A follow-up inspection focuses on specific areas of concern that were identified in the original home inspection and were subsequently addressed. The buyer or agent typically provides a punch list of conditions that were negotiated for correction, and I go back to make sure the specified repairs, replacements, or/and maintenance issues were completed satisfactorily. I append notations to the original report, updating my observations and providing appropriate documentation.

Roof repairs, water heater replacements, the remediation of structural deterioration and settling – these are all other high-ticket expenses that I’ve recently helped homebuyers avoid by providing timely follow-up inspection services. It’s well worth the nominal ($125) charge for the service.

Oz is licensed (NC Lic. #3579), insured, certified by AHIT (American Home Inspectors Training) Institute, and has gone beyond state requirements to pass the National Home Inspectors Exam, used by 22 states to assess Home Inspector competence. We pride ourselves on the thoroughness and accuracy of our inspections. We take our time, on-site – like no other inspection service in the greater Fort Bragg market – and get the job done right.

Call Eric ‘Oz’ Schult at 910-876-7770 for an appointment, or email him at

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Most of our business comes from referrals by agents and brokers, lenders, and other professionals in the residential real estate market, as well as by home buyers and sellers shawn_testimonialfor whom we have provided home inspection services. We value comments by our business partners and customers, and work hard to earn and maintain their trust.

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About Us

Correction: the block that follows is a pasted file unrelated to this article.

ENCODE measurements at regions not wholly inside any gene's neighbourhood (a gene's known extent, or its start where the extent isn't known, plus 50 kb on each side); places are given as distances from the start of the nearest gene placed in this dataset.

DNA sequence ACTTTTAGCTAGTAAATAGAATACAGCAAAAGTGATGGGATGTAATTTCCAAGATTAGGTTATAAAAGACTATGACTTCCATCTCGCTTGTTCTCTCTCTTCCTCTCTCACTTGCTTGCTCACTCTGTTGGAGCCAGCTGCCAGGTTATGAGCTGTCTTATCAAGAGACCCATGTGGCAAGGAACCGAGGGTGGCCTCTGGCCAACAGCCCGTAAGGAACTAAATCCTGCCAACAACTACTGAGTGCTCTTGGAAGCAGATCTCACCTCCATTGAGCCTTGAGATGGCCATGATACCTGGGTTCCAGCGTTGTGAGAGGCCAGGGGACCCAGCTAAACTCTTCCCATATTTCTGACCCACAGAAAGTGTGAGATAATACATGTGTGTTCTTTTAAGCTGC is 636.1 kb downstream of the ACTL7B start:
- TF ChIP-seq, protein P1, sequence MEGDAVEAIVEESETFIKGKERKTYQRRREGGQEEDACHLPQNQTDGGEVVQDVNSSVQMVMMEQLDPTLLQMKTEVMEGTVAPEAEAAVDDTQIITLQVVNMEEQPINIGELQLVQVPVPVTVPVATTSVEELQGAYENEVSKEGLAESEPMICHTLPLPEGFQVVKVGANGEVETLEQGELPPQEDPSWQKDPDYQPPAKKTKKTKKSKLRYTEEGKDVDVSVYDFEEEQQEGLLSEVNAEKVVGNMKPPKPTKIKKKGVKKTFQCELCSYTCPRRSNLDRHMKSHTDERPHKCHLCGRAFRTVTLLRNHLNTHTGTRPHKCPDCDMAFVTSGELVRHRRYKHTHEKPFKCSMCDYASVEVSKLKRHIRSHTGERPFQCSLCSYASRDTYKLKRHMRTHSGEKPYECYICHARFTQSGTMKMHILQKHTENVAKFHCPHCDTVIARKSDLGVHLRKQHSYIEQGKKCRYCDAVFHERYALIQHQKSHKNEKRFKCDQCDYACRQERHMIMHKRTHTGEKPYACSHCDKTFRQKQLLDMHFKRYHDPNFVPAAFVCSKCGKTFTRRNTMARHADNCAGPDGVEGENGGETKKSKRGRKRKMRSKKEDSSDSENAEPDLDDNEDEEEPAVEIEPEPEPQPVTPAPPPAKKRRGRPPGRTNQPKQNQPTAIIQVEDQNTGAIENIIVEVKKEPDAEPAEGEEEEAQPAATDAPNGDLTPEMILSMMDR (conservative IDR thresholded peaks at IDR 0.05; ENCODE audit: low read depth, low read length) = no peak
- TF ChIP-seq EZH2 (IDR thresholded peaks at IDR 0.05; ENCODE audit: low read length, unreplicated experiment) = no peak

At OZ Home Inspections, we strive to provide would-be homeowners with an unbiased, independent and practical assessment of the overall condition of their future home, so that when they sign on that dotted line, they are doing so with a realistic understanding about what they are getting themselves into.


‘Oz’ at work …

Our methodical approach to evaluating a property, and the technology we use to capture our observations, ensure a thorough report that fulfills the purpose and scope set forth in the North Carolina Home Inspector Standards of Practice.

Beyond that, however, our lead inspector is a professional communicator who can articulate in words, pictures and graphics a report tailored to the needs of its audience. We don’t use obscure acronyms and trade jargon, or make recommendations our clients will find confusing or unintelligible.

Also, we understand only too well that our reputation is on the line with every interaction – face-to-face, on the phone, via email, and within the context of our pre-inspection agreements and inspection reports. We take very seriously our partnership with our clients and their designated agents.

Eric ‘Oz’ Schult
Owner / Inspector
(NC LIC.# 3579)
OZ Home Inspections, LLC

  • 25+ years professional experience overseeing plumbers, electricians, mechanics, HVAC technicians and maintenance workers;
  • Certified by industry-leading American Home Inspectors Training Institute (AHIT);
  • Passed the National Home Inspector Examination®, used by 22 states to assess home inspector competence.
  • Licensed and insured to practice in North Carolina (NC LIC.#3579);
  • Lifelong practitioner and proponent for doing home improvements right.